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Sometimes it’s possible to use either a noun adjunct or the possessive case.

the shop door
the shop’s door

However, in certain phrases it’s not OK to do so.

the ship’s crew (the ship crew is wrong)

The questions are:

  1. How can one find out what to use in such cases as “the shop(’s) door” when a noun adjunct option and the possessive case option are available?
  2. How can one know which option is wrong in order to avoid the construction “ship crew”?
  3. Is there a difference in meaning between (a) the shop door (b) the shop’s door?
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1  
"... in certain phrases it’s not OK to do so." -- Headlines do it all the time. –  Kris Oct 21 '12 at 4:29
    
"ship crew" is an absolutely normal phrase used all the time, everywhere. this QA is a bit bizarre! –  Joe Blow Mar 28 at 13:03

2 Answers 2

These are nice and subtle questions.

Beginning with (3), there is a semantic difference between shop door and shop’s door. If I tell you I’ll wait by the shop door, then I generally mean at the front of the store (or maybe by the door for deliveries), but not, for instance, at a door that separates the shop from the living quarters. The same goes for shop window (usually, not just any window in the shop, but the display window at the front) and shop floor (usually, not the floor out the back where goods are stored, but the parts accessible to the public). By contrast, shop’s door/window/floor can refer to more widely. For instance, Today, I’m going to fix the shop’s floor might well refer to parts out back; and in a related vein, the shop’s side-window is fine, the shop side-window is odd.

Hence, in answer to (1), you use the possessive for a more generic meaning, and the compound to pick out some more idiomatic, conventionally salient door of the shop, etc.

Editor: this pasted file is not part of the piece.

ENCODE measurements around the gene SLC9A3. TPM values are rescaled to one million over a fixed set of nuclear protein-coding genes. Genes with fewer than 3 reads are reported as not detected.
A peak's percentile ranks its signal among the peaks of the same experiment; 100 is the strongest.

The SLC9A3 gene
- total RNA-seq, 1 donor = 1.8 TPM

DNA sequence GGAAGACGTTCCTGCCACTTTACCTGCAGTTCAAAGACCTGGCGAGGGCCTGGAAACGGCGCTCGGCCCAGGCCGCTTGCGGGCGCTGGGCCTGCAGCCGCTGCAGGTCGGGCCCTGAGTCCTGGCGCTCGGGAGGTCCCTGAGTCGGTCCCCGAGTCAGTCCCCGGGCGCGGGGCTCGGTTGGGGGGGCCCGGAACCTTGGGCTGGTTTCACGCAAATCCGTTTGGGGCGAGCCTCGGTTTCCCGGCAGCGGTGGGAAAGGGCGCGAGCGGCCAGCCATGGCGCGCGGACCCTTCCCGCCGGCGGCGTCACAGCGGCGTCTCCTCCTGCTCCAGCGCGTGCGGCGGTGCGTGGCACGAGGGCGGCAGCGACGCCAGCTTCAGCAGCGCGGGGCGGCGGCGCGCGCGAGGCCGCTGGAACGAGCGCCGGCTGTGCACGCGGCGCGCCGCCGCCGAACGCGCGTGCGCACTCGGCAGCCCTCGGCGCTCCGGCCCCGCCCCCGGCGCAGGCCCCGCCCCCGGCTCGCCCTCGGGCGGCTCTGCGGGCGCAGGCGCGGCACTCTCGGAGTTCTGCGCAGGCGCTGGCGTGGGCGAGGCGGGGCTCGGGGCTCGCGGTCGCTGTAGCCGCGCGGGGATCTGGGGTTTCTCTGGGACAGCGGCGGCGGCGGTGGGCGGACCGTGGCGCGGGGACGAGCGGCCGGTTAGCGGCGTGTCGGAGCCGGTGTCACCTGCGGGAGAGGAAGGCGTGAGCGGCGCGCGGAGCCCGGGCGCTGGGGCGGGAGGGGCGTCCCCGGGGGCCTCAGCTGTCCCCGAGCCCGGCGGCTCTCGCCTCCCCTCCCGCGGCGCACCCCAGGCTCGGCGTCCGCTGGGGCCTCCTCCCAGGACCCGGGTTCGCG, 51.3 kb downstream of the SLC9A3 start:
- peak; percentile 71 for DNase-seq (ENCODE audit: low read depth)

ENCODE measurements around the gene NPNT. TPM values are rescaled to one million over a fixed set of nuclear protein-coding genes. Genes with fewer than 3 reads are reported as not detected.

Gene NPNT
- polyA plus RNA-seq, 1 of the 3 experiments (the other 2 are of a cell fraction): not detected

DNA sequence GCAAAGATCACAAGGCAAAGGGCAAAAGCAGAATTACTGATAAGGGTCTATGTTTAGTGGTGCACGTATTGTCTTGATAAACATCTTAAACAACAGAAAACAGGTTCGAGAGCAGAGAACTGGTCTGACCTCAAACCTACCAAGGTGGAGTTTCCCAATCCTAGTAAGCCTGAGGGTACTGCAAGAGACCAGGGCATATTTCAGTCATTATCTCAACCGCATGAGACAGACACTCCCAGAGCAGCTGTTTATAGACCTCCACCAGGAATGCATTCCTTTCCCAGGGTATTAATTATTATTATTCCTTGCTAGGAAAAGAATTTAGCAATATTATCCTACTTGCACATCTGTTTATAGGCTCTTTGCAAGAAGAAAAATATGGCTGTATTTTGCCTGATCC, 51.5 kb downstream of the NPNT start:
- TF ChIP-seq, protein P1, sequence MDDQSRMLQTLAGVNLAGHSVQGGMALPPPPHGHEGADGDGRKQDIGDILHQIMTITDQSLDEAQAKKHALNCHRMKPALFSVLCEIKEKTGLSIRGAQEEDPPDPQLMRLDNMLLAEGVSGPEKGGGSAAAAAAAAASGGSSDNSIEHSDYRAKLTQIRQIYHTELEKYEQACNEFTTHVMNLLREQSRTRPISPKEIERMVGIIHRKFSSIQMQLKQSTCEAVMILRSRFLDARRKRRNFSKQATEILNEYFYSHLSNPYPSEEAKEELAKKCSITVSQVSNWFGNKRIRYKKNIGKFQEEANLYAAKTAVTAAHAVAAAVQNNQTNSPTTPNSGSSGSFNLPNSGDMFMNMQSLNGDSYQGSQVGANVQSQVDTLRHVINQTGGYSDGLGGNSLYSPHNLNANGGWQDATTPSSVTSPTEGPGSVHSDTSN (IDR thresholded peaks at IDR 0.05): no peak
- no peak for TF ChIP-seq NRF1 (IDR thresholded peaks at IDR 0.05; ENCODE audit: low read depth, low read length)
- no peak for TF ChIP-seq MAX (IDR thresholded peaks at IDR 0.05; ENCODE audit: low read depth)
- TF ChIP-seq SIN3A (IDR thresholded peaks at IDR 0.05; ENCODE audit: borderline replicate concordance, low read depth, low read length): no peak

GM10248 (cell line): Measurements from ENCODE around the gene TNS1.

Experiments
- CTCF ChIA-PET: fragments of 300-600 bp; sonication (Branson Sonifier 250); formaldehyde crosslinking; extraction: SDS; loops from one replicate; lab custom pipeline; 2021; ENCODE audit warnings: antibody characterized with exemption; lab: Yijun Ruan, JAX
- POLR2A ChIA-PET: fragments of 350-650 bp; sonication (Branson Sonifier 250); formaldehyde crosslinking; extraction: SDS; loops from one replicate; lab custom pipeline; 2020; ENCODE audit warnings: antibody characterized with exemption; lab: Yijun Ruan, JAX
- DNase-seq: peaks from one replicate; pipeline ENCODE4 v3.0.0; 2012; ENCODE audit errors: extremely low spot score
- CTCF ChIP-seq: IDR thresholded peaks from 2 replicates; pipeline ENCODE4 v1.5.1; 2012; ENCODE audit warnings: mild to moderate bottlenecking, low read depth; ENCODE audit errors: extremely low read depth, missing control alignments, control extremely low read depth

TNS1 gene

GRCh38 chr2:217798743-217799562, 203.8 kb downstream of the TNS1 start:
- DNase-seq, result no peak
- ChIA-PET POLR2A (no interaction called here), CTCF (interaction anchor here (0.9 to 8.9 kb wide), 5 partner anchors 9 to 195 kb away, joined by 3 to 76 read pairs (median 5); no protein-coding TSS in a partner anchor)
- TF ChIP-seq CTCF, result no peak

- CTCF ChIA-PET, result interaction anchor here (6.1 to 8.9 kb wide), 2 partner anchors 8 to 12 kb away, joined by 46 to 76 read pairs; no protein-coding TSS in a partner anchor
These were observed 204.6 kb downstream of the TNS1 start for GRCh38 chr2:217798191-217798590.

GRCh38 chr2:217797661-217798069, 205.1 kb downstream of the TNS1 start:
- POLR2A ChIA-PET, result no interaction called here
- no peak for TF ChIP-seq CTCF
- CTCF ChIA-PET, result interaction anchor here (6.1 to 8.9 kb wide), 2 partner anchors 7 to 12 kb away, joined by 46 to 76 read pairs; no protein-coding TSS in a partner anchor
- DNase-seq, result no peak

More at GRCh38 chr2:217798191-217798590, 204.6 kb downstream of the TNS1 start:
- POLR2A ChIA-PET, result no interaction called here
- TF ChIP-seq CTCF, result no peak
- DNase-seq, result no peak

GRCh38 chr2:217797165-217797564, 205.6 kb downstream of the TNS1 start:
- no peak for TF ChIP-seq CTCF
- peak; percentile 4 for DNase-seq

With regard to (2), I’m not sure that ship crew is, in fact, unacceptable. If, in a hotel, we’re trying to stop sailors and pilots from fraternising, I might tell you: Put ship crews on the even floors and plane crews on the odd floors. If there’s a fight, I might ask: Was a ship crew that started it? When ship crew becomes odd is when we have a specific, known ship in mind—in the same way that it’s odd to say the dog owner, rather than the dog’s owner, when the dog in question is known and salient.

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"ship crew" is an utterly commonplace term, in aviation, sailing, really just generally. Variations like "cabin crew" are perhaps even more commonplace. (This whole QA is a bit weird!) –  Joe Blow Mar 28 at 13:05
    
Thanks Joe: I don't move in the right circles to know about boaty jargon. –  Daniel Harbour Mar 28 at 14:37

The situation couldn't be simpler.

"shop door" is a: type of door.

That would be because, you know, shop is an adjective? :)

Shop door, cheap door, expensive door, pink door, last door, aircraft door, submarine door, waterproof door ... shop door.

Adjective-noun. Couldn't be simpler.

Whereas,

the shop ’s door is: the door of the shop you are referring to.


shop door, pink door, cheap door: type of door

Adjective.


John's door, the shop's door, the barn's door: doors belonging to John and others

Possessive "S".


Again, couldn't be simpler.

Consider say "castle gate". That's the highly decorated, large, baroque, type of gate. (Note, type of gate.)

It would be completely normal to say:

"This castle's castle gate has gold accents, but this castle's castle gate is rusty."

You could also say:

"Here's the castle's castle gate - and over there is the castle's small gate, and over there is the castle's emergency gate."

One point of confusion: "shop door" (i.e. adjective-noun) is an extremely common term. So when you say "The shop's door" it just, happens, to sound similar to that extremely common phrase. No big mystery.

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